The United States aviation watchdog has released data showing an increase in laser strikes in 2020, despite the drop in flights due to COVID-19 restrictions.
The Federal Aviation Administration (FAA)’s report of September 1, 2021, stated there were 6,852 laser incidents in 2020, up from 6,136 in 2019.
“Pointing a laser at an aircraft can temporarily blind a pilot and not only affects the crew but endangers passengers and the communities they fly over every night,” said Steve Dickson, FAA administrator, in the report.
The number of incidents reported in 2020 was the highest annual total since 2016, the FAA declared.
The report said the FAA has issued $600,000 in fines since 2016, including $120,000 in 2021.
Laser strikes pose an imminent danger to aviation safety globally. Pointing a laser beam to an aircraft can be extremely dangerous as it causes glares in the pilot’s eyes and can lead to eye damage. It can trigger temporary flash blindness and afterimages, as per a report by LaserpointSafety.
The ‘FAA Modernization and Reform Act of 2012’ classifies the activity as a federal crime to protect airspaces and aircraft from potential laser strikes.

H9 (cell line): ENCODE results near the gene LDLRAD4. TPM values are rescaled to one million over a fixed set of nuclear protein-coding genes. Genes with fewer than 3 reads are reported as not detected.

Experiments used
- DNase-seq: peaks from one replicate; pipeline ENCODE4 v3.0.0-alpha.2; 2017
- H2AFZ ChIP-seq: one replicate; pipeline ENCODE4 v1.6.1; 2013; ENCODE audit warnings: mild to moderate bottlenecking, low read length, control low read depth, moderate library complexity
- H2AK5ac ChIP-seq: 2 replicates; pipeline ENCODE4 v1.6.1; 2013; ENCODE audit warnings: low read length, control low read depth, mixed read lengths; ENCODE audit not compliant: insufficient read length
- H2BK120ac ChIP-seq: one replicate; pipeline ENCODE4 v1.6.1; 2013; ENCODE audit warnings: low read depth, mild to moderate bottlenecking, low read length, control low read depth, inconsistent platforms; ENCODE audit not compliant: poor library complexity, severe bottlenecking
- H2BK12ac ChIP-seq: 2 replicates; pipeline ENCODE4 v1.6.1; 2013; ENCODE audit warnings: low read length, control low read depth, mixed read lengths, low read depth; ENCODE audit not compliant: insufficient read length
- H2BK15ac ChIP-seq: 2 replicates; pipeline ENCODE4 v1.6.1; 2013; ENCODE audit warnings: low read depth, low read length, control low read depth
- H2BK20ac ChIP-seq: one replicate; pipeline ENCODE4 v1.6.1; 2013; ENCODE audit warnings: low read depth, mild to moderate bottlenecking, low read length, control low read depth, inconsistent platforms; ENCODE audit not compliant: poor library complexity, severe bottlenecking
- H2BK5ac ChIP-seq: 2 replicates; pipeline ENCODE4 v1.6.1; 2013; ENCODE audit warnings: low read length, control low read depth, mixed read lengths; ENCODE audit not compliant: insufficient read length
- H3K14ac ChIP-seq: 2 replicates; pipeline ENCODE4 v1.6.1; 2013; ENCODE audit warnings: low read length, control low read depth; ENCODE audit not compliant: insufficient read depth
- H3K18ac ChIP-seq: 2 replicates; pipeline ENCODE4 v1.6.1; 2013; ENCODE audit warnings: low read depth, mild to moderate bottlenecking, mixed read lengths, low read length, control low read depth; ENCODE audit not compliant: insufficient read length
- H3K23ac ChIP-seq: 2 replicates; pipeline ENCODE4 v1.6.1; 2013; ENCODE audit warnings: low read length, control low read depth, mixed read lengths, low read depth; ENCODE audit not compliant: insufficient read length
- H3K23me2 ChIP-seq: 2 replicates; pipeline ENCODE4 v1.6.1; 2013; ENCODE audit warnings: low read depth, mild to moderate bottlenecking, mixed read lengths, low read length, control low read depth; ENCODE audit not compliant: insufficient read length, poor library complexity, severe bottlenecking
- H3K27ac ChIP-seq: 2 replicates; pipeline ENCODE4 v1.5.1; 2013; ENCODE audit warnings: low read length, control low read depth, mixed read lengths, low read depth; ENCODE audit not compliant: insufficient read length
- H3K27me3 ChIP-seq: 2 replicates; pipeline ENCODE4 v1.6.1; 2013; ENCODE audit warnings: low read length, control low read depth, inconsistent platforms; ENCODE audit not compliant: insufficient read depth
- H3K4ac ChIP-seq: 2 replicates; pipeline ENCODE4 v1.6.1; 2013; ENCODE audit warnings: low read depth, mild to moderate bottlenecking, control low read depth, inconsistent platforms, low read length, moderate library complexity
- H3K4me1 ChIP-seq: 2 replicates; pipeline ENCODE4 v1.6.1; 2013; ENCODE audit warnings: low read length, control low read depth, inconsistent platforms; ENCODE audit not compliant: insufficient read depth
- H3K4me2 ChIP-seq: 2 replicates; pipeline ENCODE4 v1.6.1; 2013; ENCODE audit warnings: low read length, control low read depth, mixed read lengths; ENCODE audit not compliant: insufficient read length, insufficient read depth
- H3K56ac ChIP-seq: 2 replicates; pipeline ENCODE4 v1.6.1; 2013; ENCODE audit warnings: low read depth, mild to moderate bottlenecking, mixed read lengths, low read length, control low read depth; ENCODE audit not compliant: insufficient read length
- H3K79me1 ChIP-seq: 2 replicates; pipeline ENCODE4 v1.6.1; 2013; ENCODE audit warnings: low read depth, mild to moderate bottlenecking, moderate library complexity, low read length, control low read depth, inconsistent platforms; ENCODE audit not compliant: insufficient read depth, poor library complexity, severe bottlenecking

According to 18 United States Code (USC) 39(A), “Whoever knowingly aims the beam of a laser pointer at an aircraft in the special aircraft jurisdiction of the United States, or at the flight path of such an aircraft, shall be fined under this title or imprisoned not more than 5 years, or both.”
Violators convicted of shining lasers at aircraft are liable to pay fines up to $11,000 per violation and up to $30,800 for multiple laser incidents as per FAA’s website.
Due to a surge in laser-related incidents, the FAA released an advisory circular on March 4, 2020, stating,” ATC regards a laser illumination incident as an in-flight emergency, and will treat them as such until the aircrew states otherwise.”